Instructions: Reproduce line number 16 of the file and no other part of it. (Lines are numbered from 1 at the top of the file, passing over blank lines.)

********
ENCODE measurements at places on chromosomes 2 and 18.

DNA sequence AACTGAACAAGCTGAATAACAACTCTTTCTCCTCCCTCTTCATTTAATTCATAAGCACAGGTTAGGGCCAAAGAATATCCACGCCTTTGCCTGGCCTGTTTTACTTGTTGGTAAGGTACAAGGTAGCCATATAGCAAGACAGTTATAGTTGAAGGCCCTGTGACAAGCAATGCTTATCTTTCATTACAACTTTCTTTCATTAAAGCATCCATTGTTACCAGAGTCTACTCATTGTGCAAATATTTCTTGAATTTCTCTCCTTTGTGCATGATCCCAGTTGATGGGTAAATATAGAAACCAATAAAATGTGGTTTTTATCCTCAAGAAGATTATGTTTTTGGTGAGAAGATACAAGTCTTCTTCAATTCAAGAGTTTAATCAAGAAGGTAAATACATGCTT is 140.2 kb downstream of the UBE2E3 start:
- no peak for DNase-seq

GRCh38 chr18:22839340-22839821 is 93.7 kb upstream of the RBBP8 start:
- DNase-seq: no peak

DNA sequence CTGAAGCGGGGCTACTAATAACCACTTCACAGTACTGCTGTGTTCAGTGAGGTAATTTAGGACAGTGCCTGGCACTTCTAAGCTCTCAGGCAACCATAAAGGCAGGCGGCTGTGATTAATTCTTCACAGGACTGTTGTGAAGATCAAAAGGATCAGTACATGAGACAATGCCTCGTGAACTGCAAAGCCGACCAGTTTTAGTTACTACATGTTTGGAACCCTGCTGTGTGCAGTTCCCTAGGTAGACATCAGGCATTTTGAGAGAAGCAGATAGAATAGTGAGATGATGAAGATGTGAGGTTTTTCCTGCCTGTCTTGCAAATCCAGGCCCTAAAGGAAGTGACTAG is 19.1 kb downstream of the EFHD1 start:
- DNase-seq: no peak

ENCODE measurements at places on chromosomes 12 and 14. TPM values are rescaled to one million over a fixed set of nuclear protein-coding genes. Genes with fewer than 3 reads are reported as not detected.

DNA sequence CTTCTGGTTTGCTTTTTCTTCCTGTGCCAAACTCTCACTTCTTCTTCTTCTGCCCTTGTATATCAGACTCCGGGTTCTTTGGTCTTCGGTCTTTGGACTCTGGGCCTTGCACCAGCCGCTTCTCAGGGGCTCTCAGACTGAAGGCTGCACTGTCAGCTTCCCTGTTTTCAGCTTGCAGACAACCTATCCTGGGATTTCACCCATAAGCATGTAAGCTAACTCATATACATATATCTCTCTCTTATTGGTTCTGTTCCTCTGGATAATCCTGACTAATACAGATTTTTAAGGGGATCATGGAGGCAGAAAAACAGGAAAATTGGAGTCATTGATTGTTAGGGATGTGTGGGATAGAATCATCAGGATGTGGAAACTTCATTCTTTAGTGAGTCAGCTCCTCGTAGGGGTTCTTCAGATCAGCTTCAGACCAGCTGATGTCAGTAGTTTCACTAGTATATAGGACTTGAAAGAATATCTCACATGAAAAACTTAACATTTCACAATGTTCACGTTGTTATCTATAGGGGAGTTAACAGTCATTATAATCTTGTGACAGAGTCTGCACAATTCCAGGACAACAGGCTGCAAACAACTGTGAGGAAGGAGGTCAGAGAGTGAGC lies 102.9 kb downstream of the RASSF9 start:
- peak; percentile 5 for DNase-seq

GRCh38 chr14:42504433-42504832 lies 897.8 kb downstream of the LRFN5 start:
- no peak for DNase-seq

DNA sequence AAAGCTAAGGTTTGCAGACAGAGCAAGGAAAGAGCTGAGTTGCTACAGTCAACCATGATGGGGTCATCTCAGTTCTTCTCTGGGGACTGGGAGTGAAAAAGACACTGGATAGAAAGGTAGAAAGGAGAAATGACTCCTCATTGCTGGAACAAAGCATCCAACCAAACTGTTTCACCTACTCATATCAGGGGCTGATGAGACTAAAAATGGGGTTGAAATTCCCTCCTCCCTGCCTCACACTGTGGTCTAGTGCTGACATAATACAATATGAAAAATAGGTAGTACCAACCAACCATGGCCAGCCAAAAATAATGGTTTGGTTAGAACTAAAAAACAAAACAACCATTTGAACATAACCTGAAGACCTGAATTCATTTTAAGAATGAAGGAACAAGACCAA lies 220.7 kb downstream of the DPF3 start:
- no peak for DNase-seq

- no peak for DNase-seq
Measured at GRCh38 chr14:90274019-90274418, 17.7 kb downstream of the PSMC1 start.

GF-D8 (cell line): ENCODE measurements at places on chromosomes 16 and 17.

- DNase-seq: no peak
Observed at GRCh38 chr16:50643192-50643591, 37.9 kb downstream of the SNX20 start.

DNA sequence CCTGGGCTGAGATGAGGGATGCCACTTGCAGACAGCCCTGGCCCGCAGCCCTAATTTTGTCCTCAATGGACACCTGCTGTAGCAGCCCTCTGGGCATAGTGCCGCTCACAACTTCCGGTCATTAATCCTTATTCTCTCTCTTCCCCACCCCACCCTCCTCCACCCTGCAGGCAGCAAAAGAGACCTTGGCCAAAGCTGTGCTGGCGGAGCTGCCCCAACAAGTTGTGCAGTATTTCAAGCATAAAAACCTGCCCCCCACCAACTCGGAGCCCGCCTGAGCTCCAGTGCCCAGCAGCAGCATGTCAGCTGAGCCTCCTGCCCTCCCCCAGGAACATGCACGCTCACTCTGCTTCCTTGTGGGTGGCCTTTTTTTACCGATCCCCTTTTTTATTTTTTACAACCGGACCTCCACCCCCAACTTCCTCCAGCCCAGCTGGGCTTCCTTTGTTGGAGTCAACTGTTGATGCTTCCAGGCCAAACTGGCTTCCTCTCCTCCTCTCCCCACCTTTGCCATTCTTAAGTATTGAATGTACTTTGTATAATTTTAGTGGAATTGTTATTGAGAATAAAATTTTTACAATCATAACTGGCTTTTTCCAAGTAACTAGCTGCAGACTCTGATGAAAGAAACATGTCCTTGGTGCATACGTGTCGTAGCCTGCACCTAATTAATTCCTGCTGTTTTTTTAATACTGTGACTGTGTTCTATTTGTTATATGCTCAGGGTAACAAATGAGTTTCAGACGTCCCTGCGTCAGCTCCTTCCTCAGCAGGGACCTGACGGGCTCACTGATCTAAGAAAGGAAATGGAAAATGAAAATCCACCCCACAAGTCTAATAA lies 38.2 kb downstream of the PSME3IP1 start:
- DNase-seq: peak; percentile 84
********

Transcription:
Measured at GRCh38 chr14:90274019-90274418, 17.7 kb downstream of the PSMC1 start.